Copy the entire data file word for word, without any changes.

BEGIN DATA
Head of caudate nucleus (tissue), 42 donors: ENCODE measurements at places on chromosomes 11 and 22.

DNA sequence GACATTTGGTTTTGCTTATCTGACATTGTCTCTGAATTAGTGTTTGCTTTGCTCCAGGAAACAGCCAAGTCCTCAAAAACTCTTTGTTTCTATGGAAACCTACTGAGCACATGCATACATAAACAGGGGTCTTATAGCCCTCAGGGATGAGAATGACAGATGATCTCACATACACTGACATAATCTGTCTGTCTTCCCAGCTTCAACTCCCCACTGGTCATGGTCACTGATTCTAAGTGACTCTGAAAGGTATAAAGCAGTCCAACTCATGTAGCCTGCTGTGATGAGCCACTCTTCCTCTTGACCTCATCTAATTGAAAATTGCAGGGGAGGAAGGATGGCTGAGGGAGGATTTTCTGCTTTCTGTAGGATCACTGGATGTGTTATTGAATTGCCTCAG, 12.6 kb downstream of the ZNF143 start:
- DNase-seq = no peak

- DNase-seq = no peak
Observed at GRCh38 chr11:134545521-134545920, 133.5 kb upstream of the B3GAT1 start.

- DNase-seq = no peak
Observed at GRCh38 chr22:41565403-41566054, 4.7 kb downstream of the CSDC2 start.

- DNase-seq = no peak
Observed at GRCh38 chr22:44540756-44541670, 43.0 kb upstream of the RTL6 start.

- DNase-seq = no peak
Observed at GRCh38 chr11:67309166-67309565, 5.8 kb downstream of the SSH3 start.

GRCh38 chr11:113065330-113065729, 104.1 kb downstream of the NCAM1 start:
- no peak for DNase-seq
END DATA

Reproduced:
Head of caudate nucleus (tissue), 42 donors: ENCODE measurements at places on chromosomes 11 and 22.

DNA sequence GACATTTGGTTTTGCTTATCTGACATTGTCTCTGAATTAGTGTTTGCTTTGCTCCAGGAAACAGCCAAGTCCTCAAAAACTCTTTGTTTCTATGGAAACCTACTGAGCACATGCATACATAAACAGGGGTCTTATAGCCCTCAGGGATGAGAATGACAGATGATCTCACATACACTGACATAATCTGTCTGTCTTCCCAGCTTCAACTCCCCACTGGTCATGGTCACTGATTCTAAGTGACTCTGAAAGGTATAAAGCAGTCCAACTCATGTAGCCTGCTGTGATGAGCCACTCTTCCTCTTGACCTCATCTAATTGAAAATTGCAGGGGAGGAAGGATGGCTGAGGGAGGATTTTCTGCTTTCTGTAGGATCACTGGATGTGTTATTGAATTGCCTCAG, 12.6 kb downstream of the ZNF143 start:
- DNase-seq = no peak

- DNase-seq = no peak
Observed at GRCh38 chr11:134545521-134545920, 133.5 kb upstream of the B3GAT1 start.

- DNase-seq = no peak
Observed at GRCh38 chr22:41565403-41566054, 4.7 kb downstream of the CSDC2 start.

- DNase-seq = no peak
Observed at GRCh38 chr22:44540756-44541670, 43.0 kb upstream of the RTL6 start.

- DNase-seq = no peak
Observed at GRCh38 chr11:67309166-67309565, 5.8 kb downstream of the SSH3 start.

GRCh38 chr11:113065330-113065729, 104.1 kb downstream of the NCAM1 start:
- no peak for DNase-seq